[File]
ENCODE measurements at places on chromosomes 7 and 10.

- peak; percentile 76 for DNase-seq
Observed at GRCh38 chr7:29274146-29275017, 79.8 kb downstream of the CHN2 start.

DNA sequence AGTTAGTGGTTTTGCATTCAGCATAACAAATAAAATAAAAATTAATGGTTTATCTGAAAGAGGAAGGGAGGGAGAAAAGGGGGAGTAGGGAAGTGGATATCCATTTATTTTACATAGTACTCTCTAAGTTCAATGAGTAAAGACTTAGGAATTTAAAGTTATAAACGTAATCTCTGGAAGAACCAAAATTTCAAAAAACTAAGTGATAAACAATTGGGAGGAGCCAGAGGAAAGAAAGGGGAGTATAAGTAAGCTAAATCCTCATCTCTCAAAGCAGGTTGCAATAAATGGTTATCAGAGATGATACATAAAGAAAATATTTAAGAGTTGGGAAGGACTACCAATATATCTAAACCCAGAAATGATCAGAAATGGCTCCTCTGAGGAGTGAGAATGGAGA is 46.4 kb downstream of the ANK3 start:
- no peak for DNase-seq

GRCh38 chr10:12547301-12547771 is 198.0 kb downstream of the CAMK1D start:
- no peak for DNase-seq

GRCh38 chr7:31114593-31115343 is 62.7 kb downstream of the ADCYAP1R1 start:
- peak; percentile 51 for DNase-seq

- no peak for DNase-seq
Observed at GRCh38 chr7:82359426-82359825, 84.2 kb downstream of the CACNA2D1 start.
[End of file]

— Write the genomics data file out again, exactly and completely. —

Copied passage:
ENCODE measurements at places on chromosomes 7 and 10.

- peak; percentile 76 for DNase-seq
Observed at GRCh38 chr7:29274146-29275017, 79.8 kb downstream of the CHN2 start.

DNA sequence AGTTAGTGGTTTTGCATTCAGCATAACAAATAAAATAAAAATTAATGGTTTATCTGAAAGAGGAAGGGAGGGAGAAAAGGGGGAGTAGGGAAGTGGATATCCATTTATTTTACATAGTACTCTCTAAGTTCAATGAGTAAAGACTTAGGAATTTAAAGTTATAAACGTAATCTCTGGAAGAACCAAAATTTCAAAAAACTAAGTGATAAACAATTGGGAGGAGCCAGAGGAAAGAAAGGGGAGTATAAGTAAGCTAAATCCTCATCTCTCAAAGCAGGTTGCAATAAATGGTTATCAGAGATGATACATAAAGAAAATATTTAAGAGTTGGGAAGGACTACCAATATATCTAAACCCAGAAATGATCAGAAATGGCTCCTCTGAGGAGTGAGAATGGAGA is 46.4 kb downstream of the ANK3 start:
- no peak for DNase-seq

GRCh38 chr10:12547301-12547771 is 198.0 kb downstream of the CAMK1D start:
- no peak for DNase-seq

GRCh38 chr7:31114593-31115343 is 62.7 kb downstream of the ADCYAP1R1 start:
- peak; percentile 51 for DNase-seq

- no peak for DNase-seq
Observed at GRCh38 chr7:82359426-82359825, 84.2 kb downstream of the CACNA2D1 start.